BBC News
October 7, 2009 - 12:00am

The UN Security Council is set to discuss whether to hold an emergency session on the Goldstone report, which accuses Israel and Hamas of war crimes.

A senior PA politician has said last week's request to defer discussion of the report was a "mistake".

The PA decision sparked an outcry among Palestinians.

Libya, the only Arab state on the 15-member body, will request the UN session in a closed-door meeting.

Palestinian officials voiced their "full support" for the proposed discussion - after leaders were excoriated for requesting a deferral of a UN debate last week.

PA politician Yasser Abed Rabbo, has said the leadership had erred by seeking the deferral of the debate at the Human Rights Council until next March.

"We must say a mistake has been made. This mistake should not be underestimated or concealed," he said in a radio interview.

Many Palestinians have expressed anger at PA President Mahmoud Abbas for seeming to let Israelis off the hook following Goldstone's trenchant criticism of Israel's blockade of Gaza and attacks on its citizens.

Mr Abbas himself has ordered an "investigation" into how his own government made the decision, in an apparent attempt to head off a wave of criticism.

Academics and rights workers held a street protest on Monday.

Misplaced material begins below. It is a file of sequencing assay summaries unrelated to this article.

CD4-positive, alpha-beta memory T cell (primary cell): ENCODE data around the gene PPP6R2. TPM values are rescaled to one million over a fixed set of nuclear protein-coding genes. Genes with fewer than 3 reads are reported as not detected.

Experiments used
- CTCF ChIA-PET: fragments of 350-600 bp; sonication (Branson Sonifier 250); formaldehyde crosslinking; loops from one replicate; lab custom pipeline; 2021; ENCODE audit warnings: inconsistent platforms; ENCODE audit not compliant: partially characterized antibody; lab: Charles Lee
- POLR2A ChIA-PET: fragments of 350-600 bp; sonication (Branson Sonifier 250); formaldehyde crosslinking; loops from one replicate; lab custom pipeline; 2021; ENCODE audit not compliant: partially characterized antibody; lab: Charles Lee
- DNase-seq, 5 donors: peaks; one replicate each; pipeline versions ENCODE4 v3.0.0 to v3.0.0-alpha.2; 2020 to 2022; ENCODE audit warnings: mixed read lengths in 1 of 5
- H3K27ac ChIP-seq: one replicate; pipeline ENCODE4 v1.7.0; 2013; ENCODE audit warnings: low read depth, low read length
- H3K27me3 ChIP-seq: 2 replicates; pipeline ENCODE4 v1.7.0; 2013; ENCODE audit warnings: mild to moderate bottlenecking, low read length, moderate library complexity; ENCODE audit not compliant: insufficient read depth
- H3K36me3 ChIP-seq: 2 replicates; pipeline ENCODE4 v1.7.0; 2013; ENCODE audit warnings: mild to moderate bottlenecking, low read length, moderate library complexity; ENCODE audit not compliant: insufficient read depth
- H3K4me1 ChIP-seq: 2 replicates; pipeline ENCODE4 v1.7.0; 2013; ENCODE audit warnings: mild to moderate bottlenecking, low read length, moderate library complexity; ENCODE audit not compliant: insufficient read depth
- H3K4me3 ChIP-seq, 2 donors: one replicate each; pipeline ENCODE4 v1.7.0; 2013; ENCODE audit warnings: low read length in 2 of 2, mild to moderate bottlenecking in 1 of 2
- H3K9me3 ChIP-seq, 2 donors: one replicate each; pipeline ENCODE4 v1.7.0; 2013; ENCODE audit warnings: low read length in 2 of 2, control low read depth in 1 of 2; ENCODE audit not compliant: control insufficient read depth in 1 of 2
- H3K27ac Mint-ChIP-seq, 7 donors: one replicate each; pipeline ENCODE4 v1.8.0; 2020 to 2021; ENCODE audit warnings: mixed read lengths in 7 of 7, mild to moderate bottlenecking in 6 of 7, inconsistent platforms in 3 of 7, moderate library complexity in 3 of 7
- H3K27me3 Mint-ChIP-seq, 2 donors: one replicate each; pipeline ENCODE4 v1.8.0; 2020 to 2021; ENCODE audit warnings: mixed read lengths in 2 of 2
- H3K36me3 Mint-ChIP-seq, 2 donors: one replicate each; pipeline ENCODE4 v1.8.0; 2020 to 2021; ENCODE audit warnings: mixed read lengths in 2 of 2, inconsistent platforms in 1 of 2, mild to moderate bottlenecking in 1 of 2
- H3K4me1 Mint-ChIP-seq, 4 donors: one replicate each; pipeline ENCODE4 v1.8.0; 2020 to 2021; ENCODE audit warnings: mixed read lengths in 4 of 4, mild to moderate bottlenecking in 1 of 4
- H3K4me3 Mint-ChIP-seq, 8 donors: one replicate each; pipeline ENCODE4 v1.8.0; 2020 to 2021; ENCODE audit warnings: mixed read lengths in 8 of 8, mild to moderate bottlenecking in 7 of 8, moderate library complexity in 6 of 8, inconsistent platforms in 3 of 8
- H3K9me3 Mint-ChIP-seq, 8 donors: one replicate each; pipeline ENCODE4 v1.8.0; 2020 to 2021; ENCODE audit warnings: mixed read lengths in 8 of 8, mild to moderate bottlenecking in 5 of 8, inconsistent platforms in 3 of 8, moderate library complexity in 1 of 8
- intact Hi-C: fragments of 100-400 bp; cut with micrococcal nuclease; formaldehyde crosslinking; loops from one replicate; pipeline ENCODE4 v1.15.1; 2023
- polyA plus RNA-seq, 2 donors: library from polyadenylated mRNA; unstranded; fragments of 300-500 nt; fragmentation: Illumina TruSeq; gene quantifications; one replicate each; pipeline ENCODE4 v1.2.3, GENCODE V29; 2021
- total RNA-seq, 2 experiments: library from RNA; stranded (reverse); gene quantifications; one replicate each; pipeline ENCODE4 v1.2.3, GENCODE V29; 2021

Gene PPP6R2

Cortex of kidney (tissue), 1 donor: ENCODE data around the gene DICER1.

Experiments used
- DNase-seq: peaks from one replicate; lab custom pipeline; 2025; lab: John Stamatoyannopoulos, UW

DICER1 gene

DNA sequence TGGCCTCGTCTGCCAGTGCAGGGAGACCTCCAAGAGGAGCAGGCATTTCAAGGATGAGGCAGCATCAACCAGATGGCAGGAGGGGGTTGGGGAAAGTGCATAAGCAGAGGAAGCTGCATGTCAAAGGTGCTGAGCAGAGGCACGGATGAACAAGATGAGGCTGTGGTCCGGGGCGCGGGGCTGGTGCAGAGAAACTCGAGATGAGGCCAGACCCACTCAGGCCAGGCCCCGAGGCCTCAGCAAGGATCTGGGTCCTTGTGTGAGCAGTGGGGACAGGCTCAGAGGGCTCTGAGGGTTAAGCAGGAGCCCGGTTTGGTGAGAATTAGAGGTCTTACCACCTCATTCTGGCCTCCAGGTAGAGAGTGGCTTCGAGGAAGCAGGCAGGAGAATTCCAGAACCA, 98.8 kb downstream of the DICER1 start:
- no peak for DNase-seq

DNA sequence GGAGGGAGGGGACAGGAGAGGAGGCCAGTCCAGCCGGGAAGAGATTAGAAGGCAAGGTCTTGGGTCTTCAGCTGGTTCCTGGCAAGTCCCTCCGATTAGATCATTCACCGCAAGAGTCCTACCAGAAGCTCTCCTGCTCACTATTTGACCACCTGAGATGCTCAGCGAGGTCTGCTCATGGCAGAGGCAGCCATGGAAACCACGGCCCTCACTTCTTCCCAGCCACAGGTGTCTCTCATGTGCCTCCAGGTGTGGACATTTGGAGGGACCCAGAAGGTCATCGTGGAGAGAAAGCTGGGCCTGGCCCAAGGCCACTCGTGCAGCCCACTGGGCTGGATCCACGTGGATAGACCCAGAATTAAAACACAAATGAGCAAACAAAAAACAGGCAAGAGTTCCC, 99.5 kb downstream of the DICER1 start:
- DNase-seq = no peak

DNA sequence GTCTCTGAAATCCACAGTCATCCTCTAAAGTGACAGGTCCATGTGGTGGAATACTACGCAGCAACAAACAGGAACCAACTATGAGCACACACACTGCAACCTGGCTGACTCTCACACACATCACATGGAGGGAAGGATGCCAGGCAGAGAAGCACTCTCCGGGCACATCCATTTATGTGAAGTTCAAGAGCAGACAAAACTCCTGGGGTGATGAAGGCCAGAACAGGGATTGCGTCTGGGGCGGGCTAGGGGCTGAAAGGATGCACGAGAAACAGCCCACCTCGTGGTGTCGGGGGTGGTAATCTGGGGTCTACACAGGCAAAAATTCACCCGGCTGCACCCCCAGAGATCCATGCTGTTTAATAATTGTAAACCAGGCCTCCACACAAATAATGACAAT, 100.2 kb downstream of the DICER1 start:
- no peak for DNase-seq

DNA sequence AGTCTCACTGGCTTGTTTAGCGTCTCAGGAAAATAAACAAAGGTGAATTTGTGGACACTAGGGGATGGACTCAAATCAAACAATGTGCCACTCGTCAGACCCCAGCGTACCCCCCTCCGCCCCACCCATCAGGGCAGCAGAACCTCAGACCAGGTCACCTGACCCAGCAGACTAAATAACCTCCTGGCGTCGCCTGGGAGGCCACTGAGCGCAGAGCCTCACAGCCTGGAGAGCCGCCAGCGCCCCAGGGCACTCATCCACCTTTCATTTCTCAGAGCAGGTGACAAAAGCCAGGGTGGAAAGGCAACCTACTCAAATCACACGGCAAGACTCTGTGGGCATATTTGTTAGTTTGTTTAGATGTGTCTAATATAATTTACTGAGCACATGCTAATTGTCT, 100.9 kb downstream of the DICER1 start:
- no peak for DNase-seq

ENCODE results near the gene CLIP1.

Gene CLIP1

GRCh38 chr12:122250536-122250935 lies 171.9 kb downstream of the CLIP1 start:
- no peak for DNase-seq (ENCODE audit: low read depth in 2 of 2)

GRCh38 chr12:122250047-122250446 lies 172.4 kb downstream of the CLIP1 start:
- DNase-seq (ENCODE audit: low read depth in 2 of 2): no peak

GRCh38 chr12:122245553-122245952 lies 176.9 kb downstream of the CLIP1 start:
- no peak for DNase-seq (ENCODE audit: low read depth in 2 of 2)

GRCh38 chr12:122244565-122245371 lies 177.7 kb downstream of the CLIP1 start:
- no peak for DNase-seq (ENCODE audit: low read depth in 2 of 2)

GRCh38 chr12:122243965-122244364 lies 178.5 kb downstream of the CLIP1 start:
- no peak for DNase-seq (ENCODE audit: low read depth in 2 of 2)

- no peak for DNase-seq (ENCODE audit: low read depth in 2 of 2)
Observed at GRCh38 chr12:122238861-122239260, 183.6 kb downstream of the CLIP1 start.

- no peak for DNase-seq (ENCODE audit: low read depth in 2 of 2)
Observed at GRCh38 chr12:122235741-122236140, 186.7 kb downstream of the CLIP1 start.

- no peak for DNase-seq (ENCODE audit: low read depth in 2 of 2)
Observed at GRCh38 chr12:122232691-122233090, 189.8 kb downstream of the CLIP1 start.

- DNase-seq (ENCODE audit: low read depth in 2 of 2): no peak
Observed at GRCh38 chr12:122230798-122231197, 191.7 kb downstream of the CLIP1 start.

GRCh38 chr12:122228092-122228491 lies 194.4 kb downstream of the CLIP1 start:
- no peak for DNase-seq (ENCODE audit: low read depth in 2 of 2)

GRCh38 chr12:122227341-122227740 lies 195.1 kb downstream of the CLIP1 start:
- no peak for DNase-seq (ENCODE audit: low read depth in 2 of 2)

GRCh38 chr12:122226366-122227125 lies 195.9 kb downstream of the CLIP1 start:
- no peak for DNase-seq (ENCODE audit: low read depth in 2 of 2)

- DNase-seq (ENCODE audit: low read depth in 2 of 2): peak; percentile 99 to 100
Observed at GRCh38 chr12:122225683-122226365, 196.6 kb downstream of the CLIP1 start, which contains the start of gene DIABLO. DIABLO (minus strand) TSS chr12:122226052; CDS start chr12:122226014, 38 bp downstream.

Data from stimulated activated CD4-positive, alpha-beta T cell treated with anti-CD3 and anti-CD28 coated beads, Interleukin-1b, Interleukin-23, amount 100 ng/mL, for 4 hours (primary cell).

The Islamist movement Hamas, which controls Gaza, has lashed out at the decision as "shameful and irresponsible", and posters saying "to the trash heap of history, you traitor, Mahmoud Abbas" have appeared in the Strip.

And an Israeli-Arab political party has called on the PA leader to resign.

The UN panel led by eminent South African judge Richard Goldstone accused Israel of using disproportionate force and deliberately harming civilians.

It urged the UN Security Council to refer allegations to the International Criminal Court (ICC) if either side failed to investigate and prosecute suspects.

Israel has rejected the evidence and said it had already investigated its troops' conduct, clearing most of the subjects of wrongdoing.

'Bad for peace'

Palestinian delegates in Geneva reportedly came under intense pressure from the US and Israel to seek the delay of the Human Rights Council debate.

Israeli Prime Minister Benjamin Netanyahu argued that the report's conclusions would "devastate the peace process", although peace talks are currently stalled anyway over Israeli settlement-building in the occupied West Bank.

Hamas, the militant rival to the Fatah-dominated PA which administers Gaza, is also accused of indiscriminately targeting Israeli civilians. It too has rejected the Goldstone report.

Any Libyan-proposed resolution at the UN Security Council can be vetoed by the US, which has in the past used its blocking powers dozens of times to prevent action against its closest ally in the Middle East.

A Libyan spokesman at the UN headquarters in New York said the meeting was necessary "because of the seriousness of the report and because we think it's too long to wait until March".

Israeli military action destroyed thousands of homes, hundreds of factories and 80 official buildings.

Palestinians and human rights groups say more than 1,400 people were killed in the violence between 27 December 2008 and 16 January 2009, more than half of them civilians.

Israel puts the number of deaths at 1,166 - fewer than 300 of them civilians. Three Israeli civilians and 10 Israeli soldiers were also killed.


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